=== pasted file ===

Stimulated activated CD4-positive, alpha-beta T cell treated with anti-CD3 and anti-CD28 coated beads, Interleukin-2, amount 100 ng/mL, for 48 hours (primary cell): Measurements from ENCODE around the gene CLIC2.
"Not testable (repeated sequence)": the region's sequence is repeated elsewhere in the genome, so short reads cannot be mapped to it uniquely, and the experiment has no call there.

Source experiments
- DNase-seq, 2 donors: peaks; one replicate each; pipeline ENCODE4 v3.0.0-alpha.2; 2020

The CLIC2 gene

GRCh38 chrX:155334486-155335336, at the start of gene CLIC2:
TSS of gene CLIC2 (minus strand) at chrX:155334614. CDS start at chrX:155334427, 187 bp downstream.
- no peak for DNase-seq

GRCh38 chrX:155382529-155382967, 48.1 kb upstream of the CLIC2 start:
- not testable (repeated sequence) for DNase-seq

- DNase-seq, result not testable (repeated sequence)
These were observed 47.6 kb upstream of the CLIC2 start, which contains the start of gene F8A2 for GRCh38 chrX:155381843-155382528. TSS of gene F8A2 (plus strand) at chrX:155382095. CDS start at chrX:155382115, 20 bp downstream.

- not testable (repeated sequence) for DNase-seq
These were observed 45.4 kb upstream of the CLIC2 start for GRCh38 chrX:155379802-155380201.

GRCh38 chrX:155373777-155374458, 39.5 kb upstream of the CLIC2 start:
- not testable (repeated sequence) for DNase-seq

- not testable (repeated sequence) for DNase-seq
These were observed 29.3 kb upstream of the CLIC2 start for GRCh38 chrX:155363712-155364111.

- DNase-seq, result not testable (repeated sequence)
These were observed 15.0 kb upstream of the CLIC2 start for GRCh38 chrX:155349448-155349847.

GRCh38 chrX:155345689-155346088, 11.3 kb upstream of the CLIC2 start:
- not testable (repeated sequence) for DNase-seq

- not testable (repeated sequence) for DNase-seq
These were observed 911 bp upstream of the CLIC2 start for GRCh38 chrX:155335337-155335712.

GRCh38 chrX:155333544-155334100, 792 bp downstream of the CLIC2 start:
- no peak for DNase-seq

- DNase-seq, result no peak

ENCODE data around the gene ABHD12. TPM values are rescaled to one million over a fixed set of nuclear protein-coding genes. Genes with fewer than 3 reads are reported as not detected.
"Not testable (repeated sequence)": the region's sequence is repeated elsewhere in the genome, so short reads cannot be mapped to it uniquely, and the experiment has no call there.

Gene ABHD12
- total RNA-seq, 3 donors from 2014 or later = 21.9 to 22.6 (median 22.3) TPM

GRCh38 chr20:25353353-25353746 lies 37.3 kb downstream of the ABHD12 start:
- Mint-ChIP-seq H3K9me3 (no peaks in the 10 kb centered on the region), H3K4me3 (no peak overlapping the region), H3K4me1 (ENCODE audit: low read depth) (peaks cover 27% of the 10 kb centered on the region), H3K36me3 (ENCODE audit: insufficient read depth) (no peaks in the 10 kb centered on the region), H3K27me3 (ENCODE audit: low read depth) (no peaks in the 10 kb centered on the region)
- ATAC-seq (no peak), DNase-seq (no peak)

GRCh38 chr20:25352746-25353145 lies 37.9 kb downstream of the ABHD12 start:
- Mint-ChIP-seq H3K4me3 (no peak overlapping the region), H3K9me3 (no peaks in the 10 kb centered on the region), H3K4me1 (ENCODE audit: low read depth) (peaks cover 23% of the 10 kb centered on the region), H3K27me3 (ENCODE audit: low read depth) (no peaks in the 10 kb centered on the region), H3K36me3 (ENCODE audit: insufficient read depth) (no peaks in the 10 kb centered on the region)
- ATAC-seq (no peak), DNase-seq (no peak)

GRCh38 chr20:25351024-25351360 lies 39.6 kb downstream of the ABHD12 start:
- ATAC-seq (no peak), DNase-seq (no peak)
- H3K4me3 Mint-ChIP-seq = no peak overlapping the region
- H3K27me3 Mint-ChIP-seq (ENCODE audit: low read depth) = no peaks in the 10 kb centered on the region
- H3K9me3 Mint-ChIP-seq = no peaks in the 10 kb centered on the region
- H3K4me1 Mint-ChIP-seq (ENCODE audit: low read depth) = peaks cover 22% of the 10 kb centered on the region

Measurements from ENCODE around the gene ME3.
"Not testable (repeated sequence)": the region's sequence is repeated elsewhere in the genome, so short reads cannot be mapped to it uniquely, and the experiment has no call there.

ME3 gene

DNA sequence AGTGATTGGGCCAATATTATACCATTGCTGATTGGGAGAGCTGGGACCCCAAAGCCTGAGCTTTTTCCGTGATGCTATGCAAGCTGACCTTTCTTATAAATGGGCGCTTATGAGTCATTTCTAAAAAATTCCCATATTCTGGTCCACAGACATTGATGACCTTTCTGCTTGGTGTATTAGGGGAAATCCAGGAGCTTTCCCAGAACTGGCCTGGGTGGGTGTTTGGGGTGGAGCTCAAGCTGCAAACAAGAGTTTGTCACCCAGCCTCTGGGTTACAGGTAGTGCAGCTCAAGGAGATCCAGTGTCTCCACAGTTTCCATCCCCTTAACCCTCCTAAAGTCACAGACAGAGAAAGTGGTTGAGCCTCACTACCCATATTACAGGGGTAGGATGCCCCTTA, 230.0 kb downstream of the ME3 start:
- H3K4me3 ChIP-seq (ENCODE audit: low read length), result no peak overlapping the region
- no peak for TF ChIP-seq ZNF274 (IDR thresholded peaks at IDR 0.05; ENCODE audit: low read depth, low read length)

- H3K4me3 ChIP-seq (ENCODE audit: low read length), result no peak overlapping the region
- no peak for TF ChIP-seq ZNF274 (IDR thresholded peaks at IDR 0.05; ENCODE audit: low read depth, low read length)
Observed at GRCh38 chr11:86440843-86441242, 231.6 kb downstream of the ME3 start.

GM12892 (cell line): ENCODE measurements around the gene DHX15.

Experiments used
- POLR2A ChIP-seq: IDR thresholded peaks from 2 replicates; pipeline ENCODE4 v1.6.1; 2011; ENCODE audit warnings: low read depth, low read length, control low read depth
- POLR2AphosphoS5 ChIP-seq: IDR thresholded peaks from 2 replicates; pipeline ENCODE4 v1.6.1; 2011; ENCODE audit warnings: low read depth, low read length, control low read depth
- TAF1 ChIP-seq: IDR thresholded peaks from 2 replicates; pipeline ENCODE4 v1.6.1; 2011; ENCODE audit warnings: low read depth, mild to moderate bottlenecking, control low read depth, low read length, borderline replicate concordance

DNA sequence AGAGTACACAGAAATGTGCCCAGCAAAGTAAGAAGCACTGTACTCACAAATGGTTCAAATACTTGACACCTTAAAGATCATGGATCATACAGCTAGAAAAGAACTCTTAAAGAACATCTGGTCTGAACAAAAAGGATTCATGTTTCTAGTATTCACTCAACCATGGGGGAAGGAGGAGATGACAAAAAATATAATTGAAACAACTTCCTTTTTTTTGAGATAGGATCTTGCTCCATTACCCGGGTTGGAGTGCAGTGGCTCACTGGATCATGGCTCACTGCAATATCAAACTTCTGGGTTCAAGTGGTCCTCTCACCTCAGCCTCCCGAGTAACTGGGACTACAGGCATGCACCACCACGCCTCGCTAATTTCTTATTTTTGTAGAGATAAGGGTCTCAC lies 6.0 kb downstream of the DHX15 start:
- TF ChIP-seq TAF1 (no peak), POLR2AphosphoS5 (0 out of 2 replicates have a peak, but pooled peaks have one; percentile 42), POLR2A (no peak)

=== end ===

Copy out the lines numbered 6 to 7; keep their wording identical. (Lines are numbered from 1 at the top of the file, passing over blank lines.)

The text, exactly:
GRCh38 chrX:155334486-155335336, at the start of gene CLIC2:
TSS of gene CLIC2 (minus strand) at chrX:155334614. CDS start at chrX:155334427, 187 bp downstream.